Nanoelectromechanical sensors made of 2D materials

Max Lemme and colleagues recently published an review article on nanoelectromechanical (NEMS) sensors based on floating two-dimensional (2D) materials in the magazine RESEARCH. This is a multidisciplinary open access journal that was launched in 2018 as the first journal in the Science Partner Journal (SPJ) program. The paper is an “Invited Paper” for a special edition entitled “Progress and challenges in emerging 2D nanomaterials preparation, processing and device integration” with the aim of developing the area of ​​2D materials for sensor applications and integrating them into conventional semiconductor technology to contribute.

Schematic representation of a pressure sensor based on a suspended graphene membrane (Image: S. Wagner @ AMO GmbH)

“I believe that NEMS sensors based on 2D materials will make a significant contribution to meeting the demand for integrated, high-performance sensors that result from applications such as the Internet of Things (IoT) and autonomous mobility,” said Lemme. The paper summarizes the many studies that have successfully demonstrated the feasibility of using membranes made of 2D materials in pressure sensors, microphones, mass and gas sensors. It explains the different sensor concepts and gives an overview of the relevant material properties, production methods and functional principles of the devices.

“Two-dimensional materials are ideal for sensors,” says Lemme, “because they allow free-standing structures to be realized that are only a few atoms thick. This ultimate thinness can be a decisive advantage with nanoelectromechanical sensors, since the performance is often crucially dependent on the thickness of the suspended component depends. In addition, many 2D materials have unique electrical, mechanical and optical properties that can be used for completely new concepts of sensor devices.”

The review contains contributions from RWTH Aachen, AMO GmbH, the University of the Bundeswehr in Munich, the KTH Royal Institute of Technology, TU Delft, Infineon and the Kavli Institute of Nanoscience. The different readout and integration methods of different sensors based on 2D materials are discussed here, and they offer comparisons with the state of the art to demonstrate both the challenges and the promises of nanoelectromechanical sensors based on 2D materials.

“Sensor devices based on floating 2D materials are almost always smaller than their conventional counterparts, have improved performance and sometimes even completely new functionalities,” says Peter G. Steeneken, head of work package 6 (sensors) in the Graphene flagship and co-author of the contribution. “However, there are still enormous challenges to show that NEMS sensors based on 2D materials can outperform conventional devices in all important aspects – for example in establishing profitable manufacturing options. The graphene flagship represents the ideal platform to addressing these challenges as it encourages collaboration between leading global groups to achieve a number of clearly defined goals. This paper is an example of how we can do more by bringing together complementary expertise.”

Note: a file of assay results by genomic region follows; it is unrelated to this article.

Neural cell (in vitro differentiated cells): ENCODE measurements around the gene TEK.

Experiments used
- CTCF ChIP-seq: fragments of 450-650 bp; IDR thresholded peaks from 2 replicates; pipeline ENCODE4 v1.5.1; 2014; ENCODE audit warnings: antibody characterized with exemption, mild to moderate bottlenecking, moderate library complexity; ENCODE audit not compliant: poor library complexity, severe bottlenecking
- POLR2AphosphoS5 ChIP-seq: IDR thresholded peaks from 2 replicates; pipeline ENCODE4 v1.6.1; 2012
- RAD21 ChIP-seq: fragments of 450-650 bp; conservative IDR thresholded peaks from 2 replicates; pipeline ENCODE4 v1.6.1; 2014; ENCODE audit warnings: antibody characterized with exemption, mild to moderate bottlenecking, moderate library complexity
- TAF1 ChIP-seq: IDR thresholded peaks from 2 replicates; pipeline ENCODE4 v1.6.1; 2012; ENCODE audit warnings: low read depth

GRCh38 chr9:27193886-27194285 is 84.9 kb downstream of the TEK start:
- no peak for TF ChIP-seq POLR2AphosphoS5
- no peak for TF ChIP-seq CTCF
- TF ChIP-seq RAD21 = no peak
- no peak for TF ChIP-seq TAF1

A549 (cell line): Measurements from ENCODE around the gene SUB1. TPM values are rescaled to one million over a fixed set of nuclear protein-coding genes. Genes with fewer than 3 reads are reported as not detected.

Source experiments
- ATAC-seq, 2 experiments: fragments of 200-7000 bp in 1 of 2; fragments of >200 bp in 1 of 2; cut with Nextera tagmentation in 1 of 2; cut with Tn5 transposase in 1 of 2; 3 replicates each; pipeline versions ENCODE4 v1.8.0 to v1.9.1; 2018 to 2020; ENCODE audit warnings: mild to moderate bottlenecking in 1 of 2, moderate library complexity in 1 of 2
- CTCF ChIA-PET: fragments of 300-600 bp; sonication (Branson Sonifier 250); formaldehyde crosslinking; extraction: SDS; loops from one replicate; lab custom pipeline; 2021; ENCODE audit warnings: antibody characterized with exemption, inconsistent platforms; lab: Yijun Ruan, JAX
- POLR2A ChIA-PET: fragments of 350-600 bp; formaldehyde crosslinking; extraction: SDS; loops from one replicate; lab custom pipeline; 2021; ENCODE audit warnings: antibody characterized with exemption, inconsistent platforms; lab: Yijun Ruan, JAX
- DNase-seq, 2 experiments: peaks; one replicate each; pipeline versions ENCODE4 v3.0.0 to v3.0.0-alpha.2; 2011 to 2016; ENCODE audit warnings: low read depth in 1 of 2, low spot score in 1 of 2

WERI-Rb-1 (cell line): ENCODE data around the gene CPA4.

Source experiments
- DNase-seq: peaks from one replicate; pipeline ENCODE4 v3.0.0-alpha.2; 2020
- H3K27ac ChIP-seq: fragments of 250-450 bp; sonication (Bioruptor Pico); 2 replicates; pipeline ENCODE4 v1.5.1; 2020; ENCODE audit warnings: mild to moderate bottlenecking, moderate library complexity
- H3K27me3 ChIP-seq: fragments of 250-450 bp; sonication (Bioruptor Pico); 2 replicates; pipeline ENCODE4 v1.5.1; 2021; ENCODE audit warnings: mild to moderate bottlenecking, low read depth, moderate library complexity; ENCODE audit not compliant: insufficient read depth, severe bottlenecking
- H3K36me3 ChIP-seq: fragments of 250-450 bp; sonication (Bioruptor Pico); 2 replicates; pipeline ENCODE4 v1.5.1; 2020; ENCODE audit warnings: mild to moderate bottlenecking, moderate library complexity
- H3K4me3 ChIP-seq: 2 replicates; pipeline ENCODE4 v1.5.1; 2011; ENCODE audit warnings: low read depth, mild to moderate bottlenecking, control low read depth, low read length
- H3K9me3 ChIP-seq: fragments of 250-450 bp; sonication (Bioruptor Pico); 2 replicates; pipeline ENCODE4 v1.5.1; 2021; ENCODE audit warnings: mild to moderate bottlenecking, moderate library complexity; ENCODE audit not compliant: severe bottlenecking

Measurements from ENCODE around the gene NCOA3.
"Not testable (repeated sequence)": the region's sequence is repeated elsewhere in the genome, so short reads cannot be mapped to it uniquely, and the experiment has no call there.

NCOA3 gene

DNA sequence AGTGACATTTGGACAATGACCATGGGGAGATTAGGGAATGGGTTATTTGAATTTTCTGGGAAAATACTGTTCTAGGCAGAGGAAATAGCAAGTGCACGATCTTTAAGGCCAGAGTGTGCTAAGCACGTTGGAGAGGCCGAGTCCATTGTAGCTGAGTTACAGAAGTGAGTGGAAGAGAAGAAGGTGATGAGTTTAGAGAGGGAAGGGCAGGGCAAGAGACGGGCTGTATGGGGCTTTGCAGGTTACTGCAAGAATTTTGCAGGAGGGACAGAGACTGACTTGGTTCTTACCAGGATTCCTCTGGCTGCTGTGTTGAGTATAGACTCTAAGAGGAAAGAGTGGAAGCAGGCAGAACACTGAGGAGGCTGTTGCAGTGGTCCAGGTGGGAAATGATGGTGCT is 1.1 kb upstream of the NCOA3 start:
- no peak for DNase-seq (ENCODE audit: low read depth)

The work was supported financially by the European Commission within the project GrapheneFlagship [785219, 881603] and ULISSES [825272], by the German Federal Ministry of Education and Research (BMBF) within the project GIMMIK [03XP0210] and NobleNEMS [16ES1121], by German Federal Ministry for Economic Affairs, SMEs and Energy (BMWi) and the European Social Fund in Germany as part of the AachenCarbon [03EFLNW199] project, the Swedish Research Foundation (VR) (2015-05112), the FLAG-ERA project CO2DETECT (2017 -05108), the Dutch 4-TE joint project High Tech for a sustainable future and the FLAG-ERA project 2DNEMS (LE 2441/11) funded by the Swedish Research Foundation (VR) (2019-03412) and the German Research Foundation (DFG) -1).

Bibliographic information:
“Nanoelectromechanical Sensors based on Suspended 2D Materials”, M.C. Lemme, S. Wagner, K. Lee, X. Fan, G. Verbiest, S. Wittmann, S. Lukas, RJ Dolleman, F. Niklaus, HSJ van der Zant, G.S. Duesberg, P.G. Steeneken
RESEARCH | Vol. 2020 | Article ID 8748602 | https://doi.org/10.34133/2020/8748602

Contact:
Prof. Dr. Max C. Lemme
Email: lemme@amo.de

Article provided by Federica Haupt (AMO), translated by Mike Schwarz (Robert Bosch)